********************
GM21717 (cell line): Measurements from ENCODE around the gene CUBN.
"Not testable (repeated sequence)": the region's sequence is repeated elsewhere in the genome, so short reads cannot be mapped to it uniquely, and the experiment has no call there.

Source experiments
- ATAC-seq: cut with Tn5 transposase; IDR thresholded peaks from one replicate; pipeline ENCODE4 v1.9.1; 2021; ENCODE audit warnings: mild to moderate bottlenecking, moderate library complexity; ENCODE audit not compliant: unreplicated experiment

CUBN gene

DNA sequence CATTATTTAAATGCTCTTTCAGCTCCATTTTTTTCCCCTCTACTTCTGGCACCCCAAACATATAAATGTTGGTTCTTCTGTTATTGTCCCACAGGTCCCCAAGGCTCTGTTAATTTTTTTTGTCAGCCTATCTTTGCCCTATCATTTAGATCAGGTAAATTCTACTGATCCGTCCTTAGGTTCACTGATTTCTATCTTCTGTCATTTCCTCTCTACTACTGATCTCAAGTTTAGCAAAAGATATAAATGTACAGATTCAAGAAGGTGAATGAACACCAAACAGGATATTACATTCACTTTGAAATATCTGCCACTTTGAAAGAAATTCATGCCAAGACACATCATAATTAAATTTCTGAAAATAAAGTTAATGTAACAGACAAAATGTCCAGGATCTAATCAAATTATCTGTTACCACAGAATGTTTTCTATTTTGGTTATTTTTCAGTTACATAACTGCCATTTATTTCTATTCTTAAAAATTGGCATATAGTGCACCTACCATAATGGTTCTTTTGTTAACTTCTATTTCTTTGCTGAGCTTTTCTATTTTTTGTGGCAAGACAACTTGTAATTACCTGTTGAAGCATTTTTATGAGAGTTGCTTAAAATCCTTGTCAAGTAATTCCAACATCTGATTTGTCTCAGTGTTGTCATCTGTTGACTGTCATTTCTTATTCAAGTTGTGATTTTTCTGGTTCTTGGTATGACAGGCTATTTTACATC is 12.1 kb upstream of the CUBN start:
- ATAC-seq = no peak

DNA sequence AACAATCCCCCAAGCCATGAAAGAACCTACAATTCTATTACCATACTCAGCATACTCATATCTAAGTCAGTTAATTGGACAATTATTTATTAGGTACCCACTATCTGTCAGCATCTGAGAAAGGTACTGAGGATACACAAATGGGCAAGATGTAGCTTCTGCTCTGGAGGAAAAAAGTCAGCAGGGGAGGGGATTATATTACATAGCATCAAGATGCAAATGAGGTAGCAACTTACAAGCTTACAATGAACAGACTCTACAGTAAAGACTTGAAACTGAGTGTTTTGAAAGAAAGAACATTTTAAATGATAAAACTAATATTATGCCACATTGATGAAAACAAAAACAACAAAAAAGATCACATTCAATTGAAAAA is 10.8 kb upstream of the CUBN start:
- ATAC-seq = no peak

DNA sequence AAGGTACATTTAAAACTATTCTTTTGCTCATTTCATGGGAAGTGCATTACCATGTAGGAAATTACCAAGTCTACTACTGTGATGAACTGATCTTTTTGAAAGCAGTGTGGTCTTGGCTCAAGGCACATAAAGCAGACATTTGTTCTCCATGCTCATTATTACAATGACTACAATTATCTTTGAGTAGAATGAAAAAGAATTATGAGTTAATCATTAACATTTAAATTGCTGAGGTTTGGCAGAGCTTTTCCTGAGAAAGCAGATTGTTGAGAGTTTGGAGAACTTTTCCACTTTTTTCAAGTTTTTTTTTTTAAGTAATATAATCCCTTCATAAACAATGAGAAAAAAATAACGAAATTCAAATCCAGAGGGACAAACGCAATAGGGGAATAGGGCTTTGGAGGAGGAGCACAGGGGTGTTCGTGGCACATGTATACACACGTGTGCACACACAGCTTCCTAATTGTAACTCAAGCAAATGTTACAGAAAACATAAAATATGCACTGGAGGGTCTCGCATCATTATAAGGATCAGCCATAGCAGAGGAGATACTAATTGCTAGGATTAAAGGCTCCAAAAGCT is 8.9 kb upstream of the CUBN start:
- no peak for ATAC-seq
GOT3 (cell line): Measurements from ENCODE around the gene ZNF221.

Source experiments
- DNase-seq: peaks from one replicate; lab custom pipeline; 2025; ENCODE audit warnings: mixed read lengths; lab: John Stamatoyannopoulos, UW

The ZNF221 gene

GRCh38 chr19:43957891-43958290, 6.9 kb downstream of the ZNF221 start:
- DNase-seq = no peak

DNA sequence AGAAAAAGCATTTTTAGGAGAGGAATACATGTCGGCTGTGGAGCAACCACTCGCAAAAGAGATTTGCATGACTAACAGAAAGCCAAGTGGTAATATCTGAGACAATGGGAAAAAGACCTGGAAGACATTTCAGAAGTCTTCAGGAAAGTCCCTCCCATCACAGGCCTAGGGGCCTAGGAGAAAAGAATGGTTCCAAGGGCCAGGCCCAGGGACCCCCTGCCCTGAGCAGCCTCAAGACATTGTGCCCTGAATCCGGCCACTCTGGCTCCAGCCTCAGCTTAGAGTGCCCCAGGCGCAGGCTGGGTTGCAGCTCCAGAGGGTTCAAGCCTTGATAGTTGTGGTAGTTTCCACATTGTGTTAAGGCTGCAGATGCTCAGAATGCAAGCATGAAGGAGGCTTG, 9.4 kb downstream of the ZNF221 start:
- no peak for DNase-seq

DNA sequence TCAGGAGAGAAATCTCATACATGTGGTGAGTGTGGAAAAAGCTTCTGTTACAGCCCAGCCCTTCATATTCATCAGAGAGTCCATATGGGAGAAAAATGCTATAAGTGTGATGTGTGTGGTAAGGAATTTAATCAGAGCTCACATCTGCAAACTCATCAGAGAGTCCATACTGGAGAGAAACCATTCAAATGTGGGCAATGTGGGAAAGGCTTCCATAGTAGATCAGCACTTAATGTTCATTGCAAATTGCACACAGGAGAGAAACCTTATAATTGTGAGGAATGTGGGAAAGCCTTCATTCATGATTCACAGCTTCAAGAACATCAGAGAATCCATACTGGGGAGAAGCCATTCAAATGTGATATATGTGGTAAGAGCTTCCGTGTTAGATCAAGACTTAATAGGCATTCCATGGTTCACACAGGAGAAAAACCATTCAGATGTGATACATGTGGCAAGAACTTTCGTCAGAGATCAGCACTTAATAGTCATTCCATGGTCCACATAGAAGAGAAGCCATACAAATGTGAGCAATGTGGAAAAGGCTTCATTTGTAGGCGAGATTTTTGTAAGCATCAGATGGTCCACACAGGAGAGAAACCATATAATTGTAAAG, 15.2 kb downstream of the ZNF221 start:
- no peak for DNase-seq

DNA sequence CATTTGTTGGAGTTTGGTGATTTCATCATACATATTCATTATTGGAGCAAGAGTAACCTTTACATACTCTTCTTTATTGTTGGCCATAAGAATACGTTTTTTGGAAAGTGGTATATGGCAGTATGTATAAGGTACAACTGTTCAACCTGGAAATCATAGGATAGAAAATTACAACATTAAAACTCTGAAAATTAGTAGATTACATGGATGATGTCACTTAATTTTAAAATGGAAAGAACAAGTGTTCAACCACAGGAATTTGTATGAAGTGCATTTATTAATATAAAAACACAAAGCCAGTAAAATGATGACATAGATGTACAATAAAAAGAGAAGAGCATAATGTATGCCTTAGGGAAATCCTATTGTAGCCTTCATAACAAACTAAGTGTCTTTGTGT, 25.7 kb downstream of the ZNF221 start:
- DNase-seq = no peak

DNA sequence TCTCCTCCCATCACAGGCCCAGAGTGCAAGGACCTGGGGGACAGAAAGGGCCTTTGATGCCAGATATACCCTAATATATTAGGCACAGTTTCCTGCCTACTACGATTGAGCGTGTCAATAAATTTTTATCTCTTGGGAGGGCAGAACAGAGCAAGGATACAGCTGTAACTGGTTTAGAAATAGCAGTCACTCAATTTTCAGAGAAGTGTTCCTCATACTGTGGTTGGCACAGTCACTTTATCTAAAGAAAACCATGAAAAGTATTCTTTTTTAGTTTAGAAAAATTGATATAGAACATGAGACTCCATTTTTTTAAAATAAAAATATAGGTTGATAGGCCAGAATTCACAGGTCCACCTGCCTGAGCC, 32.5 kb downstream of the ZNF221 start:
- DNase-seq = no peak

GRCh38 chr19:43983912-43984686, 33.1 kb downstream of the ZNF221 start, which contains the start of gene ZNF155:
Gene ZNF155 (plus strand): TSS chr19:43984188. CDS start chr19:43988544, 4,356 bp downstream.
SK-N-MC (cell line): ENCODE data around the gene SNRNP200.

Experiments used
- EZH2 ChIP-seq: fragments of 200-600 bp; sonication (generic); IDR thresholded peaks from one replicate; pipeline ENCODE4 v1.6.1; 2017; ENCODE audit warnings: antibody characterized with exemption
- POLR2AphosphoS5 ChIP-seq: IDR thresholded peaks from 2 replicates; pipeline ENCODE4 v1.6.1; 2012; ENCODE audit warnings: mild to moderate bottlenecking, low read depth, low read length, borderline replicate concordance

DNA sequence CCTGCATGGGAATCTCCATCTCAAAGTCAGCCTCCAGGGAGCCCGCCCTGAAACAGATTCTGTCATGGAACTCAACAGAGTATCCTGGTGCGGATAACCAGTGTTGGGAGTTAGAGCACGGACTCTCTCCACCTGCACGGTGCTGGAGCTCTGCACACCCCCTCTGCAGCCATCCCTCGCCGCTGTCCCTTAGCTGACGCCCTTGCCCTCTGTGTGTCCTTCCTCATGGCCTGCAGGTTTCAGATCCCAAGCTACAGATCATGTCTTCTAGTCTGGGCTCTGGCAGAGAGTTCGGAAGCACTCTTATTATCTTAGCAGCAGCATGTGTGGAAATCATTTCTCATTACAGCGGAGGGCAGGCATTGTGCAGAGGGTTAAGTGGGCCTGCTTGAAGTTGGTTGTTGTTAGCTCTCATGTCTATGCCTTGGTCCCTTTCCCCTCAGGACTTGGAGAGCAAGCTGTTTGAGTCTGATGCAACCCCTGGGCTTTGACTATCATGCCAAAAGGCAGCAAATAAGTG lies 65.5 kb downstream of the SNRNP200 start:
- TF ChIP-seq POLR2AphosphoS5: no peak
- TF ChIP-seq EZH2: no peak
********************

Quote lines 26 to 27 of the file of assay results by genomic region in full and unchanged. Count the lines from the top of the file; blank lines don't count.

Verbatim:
GRCh38 chr19:43983912-43984686, 33.1 kb downstream of the ZNF221 start, which contains the start of gene ZNF155:
Gene ZNF155 (plus strand): TSS chr19:43984188. CDS start chr19:43988544, 4,356 bp downstream.